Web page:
Another perceived benefit is that it can be easier for your heirs and beneficiaries to manage your estate when you die if all your main investments are under a single bond.

    The integral life insurance element is not designed to provide real protection.  All FPI promises is that they will pay out 1% more than what you deposited - or the market value of the investments upon death - whichever is highest.

    So, if the life insurance element is virtually worthless, why is it added?  It’s added for these 2 reasons:

    • It brings the investment under the protection of the Isle of Man government. The advantage of this is that if Friends Provident International Ltd were unable to meet their obligations to you, then the government should guarantee 90% of the value of your investment at that time.  Whether it really would be able to pay out is another matter.
    • It can provide tax advantages in some jurisdictions…however, this benefit is massively over-sold, especially to those in low or no tax jurisdictions like the UAE, where being able to defer tax with a bond is not a benefit needed.

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    Does the Zenith have any tax advantages?

    In the UK and some European countries, investments in offshore bonds give a gross rollup.  This means that apart from withholding tax deducted at source, they are not taxed on a yearly basis - but only when a taxable event takes place.  A taxable event could be redemption or the death of the bondholder.

    The switching of assets within a bond is not a tax event and therefore is a totally tax neutral activity. 

    Gains from life wrappers like Zenith are not subject to capital gains tax - but they are taxed under special income tax rules in the UK.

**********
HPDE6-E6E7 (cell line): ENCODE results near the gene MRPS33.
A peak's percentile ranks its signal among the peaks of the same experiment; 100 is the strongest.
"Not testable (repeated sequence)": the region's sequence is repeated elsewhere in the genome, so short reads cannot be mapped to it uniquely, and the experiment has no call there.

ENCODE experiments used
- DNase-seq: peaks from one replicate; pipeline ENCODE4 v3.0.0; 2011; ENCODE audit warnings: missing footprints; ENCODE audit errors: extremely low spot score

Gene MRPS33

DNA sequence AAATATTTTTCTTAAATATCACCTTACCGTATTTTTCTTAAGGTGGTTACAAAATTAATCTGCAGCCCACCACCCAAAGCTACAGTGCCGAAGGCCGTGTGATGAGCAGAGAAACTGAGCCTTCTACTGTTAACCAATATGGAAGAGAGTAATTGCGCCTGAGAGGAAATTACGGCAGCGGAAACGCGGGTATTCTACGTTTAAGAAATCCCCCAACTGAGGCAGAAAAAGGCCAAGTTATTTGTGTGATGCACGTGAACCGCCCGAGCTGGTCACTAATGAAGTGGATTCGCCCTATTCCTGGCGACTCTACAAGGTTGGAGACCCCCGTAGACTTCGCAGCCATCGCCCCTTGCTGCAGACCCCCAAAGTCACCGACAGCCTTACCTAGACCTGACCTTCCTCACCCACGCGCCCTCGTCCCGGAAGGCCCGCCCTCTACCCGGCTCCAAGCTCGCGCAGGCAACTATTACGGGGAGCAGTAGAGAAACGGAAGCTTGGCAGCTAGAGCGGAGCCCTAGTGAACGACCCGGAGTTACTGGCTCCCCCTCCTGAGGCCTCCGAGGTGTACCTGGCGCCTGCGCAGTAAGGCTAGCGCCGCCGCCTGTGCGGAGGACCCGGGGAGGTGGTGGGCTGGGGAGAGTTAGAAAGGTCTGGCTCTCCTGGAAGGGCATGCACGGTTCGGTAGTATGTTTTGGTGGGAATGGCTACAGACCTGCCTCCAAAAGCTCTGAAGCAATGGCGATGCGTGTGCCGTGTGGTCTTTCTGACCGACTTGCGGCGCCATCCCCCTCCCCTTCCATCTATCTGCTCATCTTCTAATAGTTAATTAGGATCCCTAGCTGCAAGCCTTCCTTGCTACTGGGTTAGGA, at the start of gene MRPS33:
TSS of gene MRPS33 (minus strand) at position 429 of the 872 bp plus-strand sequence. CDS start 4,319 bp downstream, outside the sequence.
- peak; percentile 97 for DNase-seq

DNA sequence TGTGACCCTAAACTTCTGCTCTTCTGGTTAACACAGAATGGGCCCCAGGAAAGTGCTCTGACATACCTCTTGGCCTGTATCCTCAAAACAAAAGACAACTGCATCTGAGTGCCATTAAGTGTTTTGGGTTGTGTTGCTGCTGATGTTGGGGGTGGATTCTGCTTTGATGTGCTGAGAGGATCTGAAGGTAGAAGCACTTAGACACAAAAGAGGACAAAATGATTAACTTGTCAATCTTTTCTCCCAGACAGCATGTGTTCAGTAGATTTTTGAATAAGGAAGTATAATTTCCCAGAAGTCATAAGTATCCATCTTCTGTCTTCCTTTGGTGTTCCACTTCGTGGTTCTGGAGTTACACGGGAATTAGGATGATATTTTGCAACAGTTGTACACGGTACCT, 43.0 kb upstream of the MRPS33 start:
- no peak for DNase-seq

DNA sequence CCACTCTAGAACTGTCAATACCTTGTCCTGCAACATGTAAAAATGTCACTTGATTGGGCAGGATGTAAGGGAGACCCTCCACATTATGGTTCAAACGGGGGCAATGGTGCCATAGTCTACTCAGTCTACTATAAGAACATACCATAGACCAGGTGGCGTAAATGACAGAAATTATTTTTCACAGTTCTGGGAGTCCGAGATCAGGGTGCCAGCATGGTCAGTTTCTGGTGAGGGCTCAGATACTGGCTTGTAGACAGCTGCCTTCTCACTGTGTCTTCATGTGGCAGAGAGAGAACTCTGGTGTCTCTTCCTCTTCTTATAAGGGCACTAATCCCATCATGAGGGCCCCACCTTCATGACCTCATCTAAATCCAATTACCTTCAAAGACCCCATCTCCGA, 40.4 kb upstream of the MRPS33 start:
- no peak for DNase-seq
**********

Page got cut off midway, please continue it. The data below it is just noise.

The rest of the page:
The Zenith is not tax efficient for everyone, especially if you’re in the UAE, and the full extent and impact of its fees are not always made apparent during the sales process.

    In conclusion, should you keep or encash your FPI Zenith policy?

    If your financial adviser worked on a transparent up-front fee only basis, taking no commission from their recommendations, then the FPI Zenith Bond could be worth keeping.

    However, because it only allows you to invest in over-priced mirror funds, restricts how much you can withdraw, potentially penalises you for withdrawals and levies hefty charges, it’s fair to say, in the majority of cases, the FPI Zenith ends up being an expensive option.

    Furthermore, the potential tax benefits are often not only outweighed by charges, but not even applicable in many cases.

    If you have a Zenith, make sure you understand your personal tax position today and what it could be in the future, and weigh up any benefits you believe you’re getting against its high charges - which all too often are not explained fully.

    The FPI Zenith doesn’t offer you access to anything but expensive mirror funds, and for this reason alone we don’t like it.  But, if you want to know more, discuss your options, position or portfolio, contact us for a no obligation consultation with a chartered financial planner, or request your free X-Ray Review™ today, and we’ll do everything we can to help you.

    An essential disclaimer - and your next steps...


    This guide aims to provide general information on the financial product set out above.  It is not intended as personal advice but as a short and simplified summary of a complex subject, and so please do not make any decisions based solely on the contents of this guide in isolation.  

    Whether or not a particular investment is appropriate for you will depend on many factors, including your individual needs, circumstances, approach to risk, and capacity for loss.

    For a personalised analysis of your Friends Provident International Zenith Bond request a free portfolio X-Ray Review™ - it will highlight if you can cut costs, improve your returns and how to make the very most of your savings and investments.  It's free and no obligation.